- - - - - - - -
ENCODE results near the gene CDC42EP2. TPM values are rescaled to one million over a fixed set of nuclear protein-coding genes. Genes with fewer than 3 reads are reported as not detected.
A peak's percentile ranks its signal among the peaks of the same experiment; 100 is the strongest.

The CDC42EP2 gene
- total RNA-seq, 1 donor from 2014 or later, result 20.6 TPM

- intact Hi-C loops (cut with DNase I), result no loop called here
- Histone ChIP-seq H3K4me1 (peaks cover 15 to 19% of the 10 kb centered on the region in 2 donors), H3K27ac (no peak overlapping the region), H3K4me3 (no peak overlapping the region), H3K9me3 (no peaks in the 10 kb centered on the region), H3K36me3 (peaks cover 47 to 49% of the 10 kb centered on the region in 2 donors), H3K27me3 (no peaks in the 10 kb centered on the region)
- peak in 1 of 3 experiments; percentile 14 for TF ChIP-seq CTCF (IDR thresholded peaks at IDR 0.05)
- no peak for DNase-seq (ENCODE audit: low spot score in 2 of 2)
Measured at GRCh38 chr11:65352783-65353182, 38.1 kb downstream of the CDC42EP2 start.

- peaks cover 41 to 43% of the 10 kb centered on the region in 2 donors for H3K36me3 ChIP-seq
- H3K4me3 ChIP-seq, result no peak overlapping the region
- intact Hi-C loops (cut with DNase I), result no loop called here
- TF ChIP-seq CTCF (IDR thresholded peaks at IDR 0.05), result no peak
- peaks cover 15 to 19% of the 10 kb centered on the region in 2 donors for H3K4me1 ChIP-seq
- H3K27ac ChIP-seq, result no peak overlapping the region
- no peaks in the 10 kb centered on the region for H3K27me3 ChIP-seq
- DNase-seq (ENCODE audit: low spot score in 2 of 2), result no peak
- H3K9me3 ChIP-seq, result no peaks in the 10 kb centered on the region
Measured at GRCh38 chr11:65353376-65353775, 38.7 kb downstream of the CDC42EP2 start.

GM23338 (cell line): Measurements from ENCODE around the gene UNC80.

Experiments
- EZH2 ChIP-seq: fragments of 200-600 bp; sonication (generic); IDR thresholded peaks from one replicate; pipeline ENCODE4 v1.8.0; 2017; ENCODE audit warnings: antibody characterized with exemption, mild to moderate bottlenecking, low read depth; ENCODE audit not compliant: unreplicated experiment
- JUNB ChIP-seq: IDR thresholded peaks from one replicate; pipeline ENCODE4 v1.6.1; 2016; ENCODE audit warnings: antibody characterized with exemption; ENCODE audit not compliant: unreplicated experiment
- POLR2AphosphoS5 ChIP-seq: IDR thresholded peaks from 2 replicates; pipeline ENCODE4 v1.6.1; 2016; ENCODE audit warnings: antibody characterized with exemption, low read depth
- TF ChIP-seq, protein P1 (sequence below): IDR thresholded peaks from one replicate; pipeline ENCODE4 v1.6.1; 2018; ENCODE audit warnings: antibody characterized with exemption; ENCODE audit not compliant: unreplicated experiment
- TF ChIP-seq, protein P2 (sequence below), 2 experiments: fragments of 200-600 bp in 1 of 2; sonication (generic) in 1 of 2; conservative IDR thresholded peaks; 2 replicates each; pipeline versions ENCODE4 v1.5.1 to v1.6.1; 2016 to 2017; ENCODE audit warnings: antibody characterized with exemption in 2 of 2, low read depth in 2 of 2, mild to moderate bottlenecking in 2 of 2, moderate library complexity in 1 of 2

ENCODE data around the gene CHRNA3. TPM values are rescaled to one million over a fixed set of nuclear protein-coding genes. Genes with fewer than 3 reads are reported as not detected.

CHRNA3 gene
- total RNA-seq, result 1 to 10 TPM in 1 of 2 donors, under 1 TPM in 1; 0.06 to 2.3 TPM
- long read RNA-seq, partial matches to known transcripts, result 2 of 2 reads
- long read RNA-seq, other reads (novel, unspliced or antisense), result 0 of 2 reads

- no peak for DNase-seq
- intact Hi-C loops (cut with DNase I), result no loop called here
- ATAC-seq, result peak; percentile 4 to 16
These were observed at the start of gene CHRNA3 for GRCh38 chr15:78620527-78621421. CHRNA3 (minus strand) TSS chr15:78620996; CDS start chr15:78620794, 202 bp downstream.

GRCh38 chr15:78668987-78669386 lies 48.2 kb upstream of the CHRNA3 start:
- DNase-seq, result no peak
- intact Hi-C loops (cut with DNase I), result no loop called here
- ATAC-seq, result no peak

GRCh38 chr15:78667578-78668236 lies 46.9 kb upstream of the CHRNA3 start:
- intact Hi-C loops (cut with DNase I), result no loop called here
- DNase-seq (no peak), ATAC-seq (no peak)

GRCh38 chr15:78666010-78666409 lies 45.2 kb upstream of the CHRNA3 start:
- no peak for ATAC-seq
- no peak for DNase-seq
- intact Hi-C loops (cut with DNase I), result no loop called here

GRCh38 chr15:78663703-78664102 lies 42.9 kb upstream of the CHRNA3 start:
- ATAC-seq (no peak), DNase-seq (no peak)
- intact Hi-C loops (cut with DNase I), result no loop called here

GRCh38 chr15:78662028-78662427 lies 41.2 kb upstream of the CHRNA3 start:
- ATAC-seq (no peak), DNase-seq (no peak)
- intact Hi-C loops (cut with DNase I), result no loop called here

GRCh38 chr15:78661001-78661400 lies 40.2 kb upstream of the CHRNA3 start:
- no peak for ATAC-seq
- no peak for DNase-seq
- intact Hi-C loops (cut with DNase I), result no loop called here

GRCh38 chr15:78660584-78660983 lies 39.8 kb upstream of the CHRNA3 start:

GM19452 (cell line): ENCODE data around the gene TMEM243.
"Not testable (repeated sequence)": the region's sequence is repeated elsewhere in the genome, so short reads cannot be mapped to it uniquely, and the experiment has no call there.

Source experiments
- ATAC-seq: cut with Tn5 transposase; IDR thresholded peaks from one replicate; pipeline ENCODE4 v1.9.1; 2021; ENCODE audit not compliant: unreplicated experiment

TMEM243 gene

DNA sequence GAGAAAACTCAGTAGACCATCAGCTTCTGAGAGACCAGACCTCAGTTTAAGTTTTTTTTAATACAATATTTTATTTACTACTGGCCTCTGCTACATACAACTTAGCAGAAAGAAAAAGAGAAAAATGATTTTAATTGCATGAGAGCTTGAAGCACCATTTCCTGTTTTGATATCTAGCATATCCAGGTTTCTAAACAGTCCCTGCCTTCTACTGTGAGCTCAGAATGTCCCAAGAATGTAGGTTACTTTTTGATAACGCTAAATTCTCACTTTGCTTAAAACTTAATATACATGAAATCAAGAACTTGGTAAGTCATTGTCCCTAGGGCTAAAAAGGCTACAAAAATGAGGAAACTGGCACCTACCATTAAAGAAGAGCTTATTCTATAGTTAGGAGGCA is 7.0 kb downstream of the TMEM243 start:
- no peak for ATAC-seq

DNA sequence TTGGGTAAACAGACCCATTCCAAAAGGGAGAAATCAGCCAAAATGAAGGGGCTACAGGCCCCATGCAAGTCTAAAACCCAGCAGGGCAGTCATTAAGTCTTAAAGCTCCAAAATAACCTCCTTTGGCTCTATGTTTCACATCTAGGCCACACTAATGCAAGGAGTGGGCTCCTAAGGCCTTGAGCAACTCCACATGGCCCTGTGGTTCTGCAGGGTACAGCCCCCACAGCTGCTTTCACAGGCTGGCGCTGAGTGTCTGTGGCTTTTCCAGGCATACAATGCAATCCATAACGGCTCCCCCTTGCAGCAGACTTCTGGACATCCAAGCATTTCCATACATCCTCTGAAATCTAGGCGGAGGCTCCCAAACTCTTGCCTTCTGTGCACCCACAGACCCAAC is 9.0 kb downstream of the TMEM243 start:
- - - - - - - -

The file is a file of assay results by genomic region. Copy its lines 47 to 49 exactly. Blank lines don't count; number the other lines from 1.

GRCh38 chr15:78663703-78664102 lies 42.9 kb upstream of the CHRNA3 start:
- ATAC-seq (no peak), DNase-seq (no peak)
- intact Hi-C loops (cut with DNase I), result no loop called here